For Each fsoFile In fsoFolder.Files
            If LCase$(fsoFile.Name) Like “*xla” Or LCase$(fsoFile.Name) Like “*.xll” Then
                Debug.Print fsoFile.Name & “;” & fsoFile.Path
            End If
        Next fsoFile
    End If
Next iCounter

Locate_XLAs_XLLs_Take_One = True

‘Release objects from memory.
Set fsoFile = Nothing
Set fsoFolder = Nothing
Set fsoObj = Nothing
Set objStartKey = Nothing
Set objRootKey = Nothing
Exit Function

    ‘Error 35006 indicates that the choosen version is not available.
   If Err.Number = 35006 Then Locate_XLAs_XLLs_Take_One = False
    Resume ExitHere
End Function

An alternative approach to search for files in the folders is to identify each add-in’s CLSID and retrieve the pathway in HKEY_CLASSES_ROOT. However, the downside is how we should do to solve it for custom’s add-ins.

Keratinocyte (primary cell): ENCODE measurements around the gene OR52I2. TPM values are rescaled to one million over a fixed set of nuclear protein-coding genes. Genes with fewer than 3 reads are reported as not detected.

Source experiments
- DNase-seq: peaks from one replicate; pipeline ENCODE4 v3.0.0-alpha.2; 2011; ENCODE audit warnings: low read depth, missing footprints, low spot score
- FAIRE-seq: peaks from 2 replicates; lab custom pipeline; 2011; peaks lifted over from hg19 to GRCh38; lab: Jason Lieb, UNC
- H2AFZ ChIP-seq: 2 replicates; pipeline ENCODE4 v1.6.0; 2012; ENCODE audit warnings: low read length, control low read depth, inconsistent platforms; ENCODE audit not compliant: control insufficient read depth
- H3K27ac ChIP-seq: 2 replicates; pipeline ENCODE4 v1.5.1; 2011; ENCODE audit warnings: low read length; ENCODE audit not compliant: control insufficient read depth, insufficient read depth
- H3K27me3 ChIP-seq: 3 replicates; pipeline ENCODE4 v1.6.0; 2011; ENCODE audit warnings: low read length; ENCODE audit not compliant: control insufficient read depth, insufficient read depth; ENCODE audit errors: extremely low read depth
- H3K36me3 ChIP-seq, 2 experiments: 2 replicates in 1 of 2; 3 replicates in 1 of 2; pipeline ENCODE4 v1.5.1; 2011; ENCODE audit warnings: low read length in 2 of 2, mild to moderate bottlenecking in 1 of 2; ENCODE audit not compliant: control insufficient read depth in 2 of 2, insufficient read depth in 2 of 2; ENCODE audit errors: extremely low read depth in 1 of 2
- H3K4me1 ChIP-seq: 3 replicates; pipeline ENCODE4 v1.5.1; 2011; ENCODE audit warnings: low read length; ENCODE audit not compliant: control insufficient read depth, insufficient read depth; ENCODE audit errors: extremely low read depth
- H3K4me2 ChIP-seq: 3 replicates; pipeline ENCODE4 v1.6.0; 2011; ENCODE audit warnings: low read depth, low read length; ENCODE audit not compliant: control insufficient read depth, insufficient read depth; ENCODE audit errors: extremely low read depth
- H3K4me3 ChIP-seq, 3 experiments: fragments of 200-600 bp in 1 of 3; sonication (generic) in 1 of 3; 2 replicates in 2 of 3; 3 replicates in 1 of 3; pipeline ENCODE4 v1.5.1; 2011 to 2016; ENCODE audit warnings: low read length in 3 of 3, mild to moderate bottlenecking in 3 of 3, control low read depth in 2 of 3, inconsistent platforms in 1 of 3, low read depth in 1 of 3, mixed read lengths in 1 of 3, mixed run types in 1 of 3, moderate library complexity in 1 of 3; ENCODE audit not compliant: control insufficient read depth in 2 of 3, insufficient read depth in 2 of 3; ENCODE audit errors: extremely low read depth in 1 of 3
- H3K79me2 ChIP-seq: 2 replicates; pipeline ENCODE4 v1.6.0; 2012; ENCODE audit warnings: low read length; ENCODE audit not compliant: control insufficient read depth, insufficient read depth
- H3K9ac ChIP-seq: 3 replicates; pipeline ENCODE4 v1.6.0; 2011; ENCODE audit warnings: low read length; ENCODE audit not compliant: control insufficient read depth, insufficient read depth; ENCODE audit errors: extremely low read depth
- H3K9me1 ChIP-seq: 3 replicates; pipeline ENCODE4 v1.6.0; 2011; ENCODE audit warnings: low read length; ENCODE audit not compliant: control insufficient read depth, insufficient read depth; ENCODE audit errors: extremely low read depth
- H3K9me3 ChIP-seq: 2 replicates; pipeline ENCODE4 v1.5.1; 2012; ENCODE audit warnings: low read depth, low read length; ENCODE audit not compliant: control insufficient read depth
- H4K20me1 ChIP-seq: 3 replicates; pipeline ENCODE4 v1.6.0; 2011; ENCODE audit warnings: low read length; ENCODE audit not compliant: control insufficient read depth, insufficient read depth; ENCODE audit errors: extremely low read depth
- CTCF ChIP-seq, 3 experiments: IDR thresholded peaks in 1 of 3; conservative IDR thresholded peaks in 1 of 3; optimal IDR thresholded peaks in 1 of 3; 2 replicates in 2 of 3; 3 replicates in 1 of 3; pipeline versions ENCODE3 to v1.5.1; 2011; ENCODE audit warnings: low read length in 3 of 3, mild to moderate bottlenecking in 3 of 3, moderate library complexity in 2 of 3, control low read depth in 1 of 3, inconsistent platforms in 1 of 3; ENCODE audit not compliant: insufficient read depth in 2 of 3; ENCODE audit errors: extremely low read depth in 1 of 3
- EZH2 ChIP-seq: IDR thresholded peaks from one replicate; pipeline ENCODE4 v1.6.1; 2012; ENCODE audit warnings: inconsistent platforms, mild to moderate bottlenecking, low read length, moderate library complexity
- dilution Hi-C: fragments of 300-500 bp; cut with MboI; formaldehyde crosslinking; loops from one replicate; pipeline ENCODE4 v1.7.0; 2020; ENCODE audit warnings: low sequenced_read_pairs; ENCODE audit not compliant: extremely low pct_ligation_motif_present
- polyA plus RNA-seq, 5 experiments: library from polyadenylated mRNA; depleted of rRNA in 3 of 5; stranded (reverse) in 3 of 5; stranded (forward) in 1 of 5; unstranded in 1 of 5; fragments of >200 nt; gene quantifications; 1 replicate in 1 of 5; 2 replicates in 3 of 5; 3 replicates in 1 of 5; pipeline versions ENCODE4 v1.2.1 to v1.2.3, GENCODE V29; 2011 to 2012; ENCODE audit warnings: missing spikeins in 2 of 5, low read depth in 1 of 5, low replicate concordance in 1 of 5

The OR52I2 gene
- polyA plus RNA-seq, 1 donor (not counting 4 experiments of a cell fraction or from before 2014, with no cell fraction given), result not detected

Locate the present user’s path
Below is a snippet code to locate the present user’s path and to retrieve the XLAs/XLLs names and pathways in the user’s folder (if any add-ins exists at all):

‘This API call is necessary to get the present username.
Declare Function GetUserName Lib “advapi32.dll” Alias “GetUserNameA” _
                                    (ByVal lpBuffer As String, nSize As Long) As Long
Dim Buffer As String * 100
Dim BuffLen As Long

BuffLen = 100
GetUserName Buffer, BuffLen
stUserName = Left(Buffer, BuffLen – 1)

stUserFolder = “C:Documents and Settings” & stUserName & _
                          “Application DataMicrosoftAddIns”

If fsoObj.FolderExists(stUserFolder) Then
    Set fsoFolder = fsoObj.GetFolder(stUserFolder)
    For Each fsoFile In fsoFolder.Files
       If LCase$(fsoFile.Name) Like “*xla” Or _
          LCase$(fsoFile.Name) Like “*.xll” Then
           Debug.Print fsoFile.Name & “;” & fsoFile.Path
        End If
End If

Change load behavior of COM add-ins